Apache Kafka is an event-streaming software platform for handling real-time data feeds. It is based on a publish-subscribe messaging model, and is designed to be fault-tolerant, scalable, high-throughput, and low-latency. Kafka started as a project in LinkedIn and was later open-sourced to facilitate its adoption. It is written in Scala and Java, and it is part of the open-source Apache Software Foundation.
Any application that works with any type of data (logs, events, and more), and requires that data to be transferred, can benefit from Kafka.
Kafka is a good choice if you have data being generated by several systems and you need to get that data quickly to other systems. It is an especially capable solution whenever you are dealing with large volumes of data and require real-time processing to make that data available to others.
Publish-subscribe messaging means that the system that is generating the piece of data (a producer or publisher) is not sending the data directly to a receiver (a consumer or subscriber), but instead is sending the data to a Kafka (called a broker).
Decoupling the publishing and consuming steps allows a publisher to make its data available without needing to know how it will be used (consumed) by others. For example, a publisher could publish a stream of data that represents changes to a booking system. Immediately, a consumer could subscribe and use that information to update records in a second booking system. Later, another consumer could subscribe to the same data and use that information to provide alerts to customers without needing to have any further interaction with the publisher.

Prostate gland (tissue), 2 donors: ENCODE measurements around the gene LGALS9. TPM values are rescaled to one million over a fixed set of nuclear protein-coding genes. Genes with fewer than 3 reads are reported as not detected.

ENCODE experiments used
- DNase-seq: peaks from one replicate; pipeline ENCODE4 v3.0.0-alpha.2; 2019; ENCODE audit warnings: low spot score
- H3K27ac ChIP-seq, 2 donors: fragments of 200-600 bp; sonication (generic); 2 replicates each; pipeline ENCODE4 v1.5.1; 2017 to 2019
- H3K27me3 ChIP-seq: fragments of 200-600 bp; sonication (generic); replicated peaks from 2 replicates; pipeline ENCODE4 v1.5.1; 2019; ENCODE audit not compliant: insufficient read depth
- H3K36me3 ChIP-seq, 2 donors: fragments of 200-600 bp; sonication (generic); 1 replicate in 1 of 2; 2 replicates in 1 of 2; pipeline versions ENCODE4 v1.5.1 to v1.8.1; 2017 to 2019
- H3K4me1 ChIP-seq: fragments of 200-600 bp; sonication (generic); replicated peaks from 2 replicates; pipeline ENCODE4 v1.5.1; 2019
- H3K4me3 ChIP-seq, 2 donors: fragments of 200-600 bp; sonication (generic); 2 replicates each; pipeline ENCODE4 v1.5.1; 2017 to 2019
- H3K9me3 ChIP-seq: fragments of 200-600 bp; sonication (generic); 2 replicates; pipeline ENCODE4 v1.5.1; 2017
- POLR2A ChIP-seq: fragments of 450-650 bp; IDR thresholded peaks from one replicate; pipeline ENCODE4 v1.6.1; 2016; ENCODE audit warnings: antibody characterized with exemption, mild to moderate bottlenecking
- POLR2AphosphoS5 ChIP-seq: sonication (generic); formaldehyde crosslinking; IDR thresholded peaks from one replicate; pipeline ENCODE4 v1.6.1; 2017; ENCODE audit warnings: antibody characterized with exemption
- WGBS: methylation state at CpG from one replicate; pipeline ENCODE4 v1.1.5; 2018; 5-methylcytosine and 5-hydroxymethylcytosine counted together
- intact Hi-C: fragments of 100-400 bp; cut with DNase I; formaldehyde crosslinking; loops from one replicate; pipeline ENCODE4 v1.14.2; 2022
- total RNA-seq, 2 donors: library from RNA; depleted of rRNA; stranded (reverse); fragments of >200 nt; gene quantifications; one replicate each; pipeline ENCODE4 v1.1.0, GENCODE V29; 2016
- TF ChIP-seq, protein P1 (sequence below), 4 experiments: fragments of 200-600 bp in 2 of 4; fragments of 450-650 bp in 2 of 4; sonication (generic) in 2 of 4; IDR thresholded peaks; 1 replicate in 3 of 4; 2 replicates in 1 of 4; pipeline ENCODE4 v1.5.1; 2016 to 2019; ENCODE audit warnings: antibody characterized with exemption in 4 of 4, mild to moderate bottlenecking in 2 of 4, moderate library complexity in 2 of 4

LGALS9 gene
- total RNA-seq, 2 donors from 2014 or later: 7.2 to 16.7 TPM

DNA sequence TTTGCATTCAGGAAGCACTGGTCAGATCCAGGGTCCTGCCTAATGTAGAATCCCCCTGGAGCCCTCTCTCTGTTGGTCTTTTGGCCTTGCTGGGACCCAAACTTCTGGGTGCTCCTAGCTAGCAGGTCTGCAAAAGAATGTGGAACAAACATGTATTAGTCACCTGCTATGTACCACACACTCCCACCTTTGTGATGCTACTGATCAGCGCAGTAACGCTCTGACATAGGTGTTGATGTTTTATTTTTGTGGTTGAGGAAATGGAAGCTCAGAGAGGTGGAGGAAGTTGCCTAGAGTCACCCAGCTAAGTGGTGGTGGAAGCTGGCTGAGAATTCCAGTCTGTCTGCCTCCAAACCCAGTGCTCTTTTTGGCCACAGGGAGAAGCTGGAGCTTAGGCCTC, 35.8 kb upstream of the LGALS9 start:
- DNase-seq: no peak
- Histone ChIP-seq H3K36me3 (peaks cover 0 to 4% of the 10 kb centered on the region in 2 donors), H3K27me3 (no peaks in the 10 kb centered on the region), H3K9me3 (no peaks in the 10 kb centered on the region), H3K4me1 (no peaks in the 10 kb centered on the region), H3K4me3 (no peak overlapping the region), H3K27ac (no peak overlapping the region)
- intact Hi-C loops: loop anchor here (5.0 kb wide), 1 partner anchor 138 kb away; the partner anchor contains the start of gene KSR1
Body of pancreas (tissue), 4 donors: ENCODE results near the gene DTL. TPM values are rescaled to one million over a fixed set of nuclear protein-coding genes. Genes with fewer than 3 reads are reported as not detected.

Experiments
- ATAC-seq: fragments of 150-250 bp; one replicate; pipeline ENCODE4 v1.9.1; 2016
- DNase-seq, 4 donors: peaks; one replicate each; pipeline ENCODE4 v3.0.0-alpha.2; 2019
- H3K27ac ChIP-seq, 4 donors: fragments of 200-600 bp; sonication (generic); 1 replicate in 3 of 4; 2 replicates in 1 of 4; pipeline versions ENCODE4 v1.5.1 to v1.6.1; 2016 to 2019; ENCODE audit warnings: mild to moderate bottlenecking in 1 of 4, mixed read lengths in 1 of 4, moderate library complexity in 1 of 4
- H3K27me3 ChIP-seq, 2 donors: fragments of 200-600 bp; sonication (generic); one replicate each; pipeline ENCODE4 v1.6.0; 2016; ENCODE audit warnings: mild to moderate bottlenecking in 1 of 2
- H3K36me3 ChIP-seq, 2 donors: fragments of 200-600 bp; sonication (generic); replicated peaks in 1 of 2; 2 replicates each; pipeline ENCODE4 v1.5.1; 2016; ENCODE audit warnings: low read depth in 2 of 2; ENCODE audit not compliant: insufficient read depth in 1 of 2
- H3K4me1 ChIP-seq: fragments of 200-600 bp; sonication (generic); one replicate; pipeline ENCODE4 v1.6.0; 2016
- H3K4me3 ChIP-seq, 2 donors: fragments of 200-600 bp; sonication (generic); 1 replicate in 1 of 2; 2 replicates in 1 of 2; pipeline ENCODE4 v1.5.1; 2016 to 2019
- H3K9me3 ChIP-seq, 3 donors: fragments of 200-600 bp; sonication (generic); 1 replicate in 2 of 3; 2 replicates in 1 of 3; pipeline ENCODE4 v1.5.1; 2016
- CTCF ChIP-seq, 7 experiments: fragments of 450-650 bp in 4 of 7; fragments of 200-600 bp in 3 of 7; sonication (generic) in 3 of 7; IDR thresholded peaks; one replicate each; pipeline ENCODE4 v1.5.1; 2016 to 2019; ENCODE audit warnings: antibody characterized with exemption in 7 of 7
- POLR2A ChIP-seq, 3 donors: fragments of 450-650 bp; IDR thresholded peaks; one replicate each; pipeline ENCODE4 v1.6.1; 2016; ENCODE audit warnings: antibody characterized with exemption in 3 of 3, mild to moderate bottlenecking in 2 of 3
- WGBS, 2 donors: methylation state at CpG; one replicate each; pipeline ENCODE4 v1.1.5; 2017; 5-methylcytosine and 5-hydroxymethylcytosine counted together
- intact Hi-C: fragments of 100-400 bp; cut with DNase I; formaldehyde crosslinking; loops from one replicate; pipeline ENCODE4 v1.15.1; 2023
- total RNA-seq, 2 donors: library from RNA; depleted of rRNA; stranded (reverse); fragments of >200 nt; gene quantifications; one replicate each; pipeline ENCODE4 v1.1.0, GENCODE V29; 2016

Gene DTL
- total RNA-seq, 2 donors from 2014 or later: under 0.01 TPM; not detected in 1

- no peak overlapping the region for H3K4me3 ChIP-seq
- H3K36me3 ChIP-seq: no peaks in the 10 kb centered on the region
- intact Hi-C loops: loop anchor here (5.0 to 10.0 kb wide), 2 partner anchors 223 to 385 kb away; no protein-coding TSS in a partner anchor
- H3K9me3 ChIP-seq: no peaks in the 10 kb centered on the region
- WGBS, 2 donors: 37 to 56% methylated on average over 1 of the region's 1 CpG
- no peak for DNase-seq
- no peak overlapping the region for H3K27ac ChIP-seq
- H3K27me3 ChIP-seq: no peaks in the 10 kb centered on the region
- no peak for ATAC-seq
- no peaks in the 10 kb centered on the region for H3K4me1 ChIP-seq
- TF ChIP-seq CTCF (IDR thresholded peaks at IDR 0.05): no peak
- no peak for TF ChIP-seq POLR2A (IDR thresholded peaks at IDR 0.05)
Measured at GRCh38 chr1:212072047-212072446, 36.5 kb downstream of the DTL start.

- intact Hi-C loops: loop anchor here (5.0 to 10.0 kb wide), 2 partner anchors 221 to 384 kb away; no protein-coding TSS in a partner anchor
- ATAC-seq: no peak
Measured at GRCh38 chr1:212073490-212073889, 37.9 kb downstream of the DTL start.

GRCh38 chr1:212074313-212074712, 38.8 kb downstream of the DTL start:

Kafka runs as a cluster of one or more Kafka brokers. Data is written to Kafka, and stored in order within a partition, such that it is ready to be read by a consumer.
High-level overview of Apache Kafka
On top of the publish-subscribe messaging model, Kafka provides built-in resilience through the replication of data across brokers, so that it is highly available and fault tolerant even within a single Kafka cluster. In addition, you can configure your Kafka setup to be distributed, which provides further protection against failures.
Kafka maintains a history of events, allowing consumers to go back to a given record or point in time and replay events up to the most recent. This history of events is often used with analytics systems where they can replay the data and build a new view of the data on their own schedule, decoupled from when the data is created.
Scalability is also an important feature, giving you the option to dynamically scale Kafka for performance. For example, you can expand or shrink your Kafka clusters by adding or removing brokers as needed and as part of normal operation without requiring any outages.
With this basic understanding about Apache Kafka, now you’re ready to learn more about how it works and the numerous ways you can use Kafka in this video: